Greece plans world's largest solar power park

GALWAY, IRELAND - Greece has revealed plans to build the world's largest solar park, which will have a generating capacity of 200 megawatts MW.

The plan was recently revealed by Greece's Prime Minister George Papandreou. The facility will be located on 520 hectares 1,285 acres of disused coal mines in the northern city of Kozani. Costing more than 600 million euros $807 million, the plant's construction will be overseen by state-owned energy company Public Power Corporation SA Athens, which will release a tender in the coming months. PPC hopes to find a large international partner for the project by this summer, with the project expected to be completed in just one year, by mid-2012.

The Kozani project will be capable of producing 260,000 megawatt-hours MWh of electricity annually, offsetting 300,000 tonnes of carbon emissions per year.

Greece is going through its worst-ever recession, and new energy projects are seen by the government as one way of stimulating new jobs and growth in the economy.

"This photovoltaic park is a defining project in our drive to change the Greek development model and attract innovative investment," commented Prime Minister Papandreou.

Arthur Zervos, chief executive of Public Power Corporation, added: "This is a great step toward the fulfilment of a viable energy policy for our country, as well as a new growth prospect for the local community. As a public company we chose to launch an international tender for the Kozani project in order to ensure full transparency."

In related news, London-based Nur Energie, through its NUR-MOH Heliothermal joint venture, has received the green light from the Greek regulatory agency to construct a 38-MW concentrated solar power CSP plant on the Greek island of Crete. The plant will use the LPT 550 solar power system from BrightSource Energy Oakland, California, which will produce electricity for approximately 13,000 homes and reduce carbon emissions by 35,000 tons annually. The system uses thousands of small mirrors, known as heliostats, to reflect sunlight onto a boiler on top of a tower to produce high-temperature steam, which is then piped to a conventional turbine to generate electricity.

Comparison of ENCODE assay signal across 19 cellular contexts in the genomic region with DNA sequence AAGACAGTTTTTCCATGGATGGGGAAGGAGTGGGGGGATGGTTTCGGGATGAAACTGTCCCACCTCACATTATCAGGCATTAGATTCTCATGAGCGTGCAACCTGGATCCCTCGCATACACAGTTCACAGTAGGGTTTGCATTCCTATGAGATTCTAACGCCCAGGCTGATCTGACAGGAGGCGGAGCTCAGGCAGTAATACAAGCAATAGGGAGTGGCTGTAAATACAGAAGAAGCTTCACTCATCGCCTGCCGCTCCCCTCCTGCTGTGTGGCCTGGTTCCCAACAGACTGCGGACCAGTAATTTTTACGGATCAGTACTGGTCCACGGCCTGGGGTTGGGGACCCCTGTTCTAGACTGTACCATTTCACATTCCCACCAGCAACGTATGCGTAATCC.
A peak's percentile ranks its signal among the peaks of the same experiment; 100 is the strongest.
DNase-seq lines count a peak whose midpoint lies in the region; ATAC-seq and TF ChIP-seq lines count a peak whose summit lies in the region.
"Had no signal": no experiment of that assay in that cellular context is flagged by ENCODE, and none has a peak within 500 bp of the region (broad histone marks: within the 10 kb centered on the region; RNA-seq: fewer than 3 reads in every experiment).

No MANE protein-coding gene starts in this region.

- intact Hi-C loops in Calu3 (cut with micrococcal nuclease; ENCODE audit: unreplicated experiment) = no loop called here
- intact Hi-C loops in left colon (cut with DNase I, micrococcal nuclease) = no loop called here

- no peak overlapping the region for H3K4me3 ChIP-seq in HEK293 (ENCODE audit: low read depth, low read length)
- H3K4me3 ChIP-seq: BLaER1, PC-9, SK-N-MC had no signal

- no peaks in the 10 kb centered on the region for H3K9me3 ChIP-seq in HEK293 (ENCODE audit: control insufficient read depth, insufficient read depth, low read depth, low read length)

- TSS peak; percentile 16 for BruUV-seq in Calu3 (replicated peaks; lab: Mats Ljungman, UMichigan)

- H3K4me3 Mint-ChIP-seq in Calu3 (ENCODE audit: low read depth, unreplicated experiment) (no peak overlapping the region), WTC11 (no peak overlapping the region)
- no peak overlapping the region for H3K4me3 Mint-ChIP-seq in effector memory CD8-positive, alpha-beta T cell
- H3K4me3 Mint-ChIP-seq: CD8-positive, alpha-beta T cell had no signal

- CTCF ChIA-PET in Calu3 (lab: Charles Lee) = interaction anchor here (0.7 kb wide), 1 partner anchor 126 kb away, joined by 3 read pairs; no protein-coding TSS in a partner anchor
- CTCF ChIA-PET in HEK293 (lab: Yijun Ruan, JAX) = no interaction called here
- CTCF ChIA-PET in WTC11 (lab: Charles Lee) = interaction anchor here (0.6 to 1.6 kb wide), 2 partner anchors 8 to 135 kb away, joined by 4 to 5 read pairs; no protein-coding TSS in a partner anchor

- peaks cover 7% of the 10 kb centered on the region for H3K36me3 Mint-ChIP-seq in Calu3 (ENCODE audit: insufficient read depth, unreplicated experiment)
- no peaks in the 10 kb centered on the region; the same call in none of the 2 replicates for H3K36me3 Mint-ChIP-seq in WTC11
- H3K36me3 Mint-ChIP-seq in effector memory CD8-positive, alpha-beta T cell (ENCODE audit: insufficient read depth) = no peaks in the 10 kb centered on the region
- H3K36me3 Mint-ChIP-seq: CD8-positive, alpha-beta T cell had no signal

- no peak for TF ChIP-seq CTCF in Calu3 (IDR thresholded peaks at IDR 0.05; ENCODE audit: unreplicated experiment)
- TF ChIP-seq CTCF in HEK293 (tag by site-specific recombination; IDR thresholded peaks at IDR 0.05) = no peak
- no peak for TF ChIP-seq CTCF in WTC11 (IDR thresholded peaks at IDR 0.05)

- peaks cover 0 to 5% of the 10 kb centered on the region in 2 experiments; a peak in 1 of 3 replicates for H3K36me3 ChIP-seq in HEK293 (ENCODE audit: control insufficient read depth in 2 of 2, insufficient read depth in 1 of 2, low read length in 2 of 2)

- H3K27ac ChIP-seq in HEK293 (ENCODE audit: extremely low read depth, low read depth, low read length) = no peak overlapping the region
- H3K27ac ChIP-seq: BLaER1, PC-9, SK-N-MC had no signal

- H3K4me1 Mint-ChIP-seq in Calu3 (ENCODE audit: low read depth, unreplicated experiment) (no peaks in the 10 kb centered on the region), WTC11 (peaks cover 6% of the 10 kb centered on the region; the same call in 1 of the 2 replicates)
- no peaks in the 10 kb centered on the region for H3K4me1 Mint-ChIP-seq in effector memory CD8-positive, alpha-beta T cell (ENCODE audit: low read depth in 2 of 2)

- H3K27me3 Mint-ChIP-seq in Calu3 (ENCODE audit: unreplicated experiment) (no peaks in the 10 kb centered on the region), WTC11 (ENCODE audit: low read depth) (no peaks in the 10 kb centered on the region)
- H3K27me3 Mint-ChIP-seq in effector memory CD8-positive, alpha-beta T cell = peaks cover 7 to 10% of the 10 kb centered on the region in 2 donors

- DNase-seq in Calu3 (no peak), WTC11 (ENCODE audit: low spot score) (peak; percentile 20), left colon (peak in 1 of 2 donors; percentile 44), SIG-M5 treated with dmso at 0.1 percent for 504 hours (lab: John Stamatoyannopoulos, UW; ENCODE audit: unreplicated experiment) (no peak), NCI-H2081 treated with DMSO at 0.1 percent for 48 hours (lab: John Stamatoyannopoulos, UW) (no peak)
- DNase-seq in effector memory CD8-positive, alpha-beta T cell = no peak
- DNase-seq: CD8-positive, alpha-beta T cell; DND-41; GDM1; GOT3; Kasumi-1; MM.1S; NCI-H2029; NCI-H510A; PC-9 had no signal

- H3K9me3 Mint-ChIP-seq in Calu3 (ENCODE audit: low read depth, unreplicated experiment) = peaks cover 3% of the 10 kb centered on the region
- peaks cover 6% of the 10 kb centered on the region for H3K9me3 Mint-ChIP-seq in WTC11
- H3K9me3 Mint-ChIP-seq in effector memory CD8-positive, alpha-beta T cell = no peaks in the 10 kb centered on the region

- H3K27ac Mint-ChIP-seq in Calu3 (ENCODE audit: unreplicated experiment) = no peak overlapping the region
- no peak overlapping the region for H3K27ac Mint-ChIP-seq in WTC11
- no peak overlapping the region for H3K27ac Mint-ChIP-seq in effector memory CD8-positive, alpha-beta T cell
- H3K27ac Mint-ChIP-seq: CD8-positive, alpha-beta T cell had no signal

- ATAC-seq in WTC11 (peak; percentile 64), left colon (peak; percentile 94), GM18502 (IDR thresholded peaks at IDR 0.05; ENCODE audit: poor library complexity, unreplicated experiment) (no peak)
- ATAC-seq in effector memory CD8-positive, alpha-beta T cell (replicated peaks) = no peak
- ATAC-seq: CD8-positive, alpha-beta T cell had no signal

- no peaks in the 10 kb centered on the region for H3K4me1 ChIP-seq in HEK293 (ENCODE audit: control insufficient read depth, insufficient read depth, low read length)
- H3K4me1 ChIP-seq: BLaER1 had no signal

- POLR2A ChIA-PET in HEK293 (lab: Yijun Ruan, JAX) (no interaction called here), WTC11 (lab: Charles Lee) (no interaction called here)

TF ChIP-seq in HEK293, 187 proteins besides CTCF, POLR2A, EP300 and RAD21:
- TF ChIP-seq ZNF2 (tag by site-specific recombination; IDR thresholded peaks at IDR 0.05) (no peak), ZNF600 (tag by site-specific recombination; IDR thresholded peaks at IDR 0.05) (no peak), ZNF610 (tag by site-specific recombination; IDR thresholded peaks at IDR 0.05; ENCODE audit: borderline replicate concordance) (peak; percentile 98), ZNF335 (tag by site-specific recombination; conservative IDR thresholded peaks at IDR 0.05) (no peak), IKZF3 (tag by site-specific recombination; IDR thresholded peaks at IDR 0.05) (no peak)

"After careful consideration, we selected BrightSource's LPT 550 energy system because of the technology's superior performance, low-impact environmental design and ability to be customised to Crete's unique energy load profile," said Kevin Sara, founder and CEO of Nur Energie. "When completed, this will be the largest tower installation and the most technologically advanced CSP plant in Europe."

IIR's Renewable Energy Database provides extensive coverage on the wind energy, geothermal, hydroelectric, landfill gas-to-energy and utility-scale solar power plants throughout North America, and is now expanding coverage across the world.


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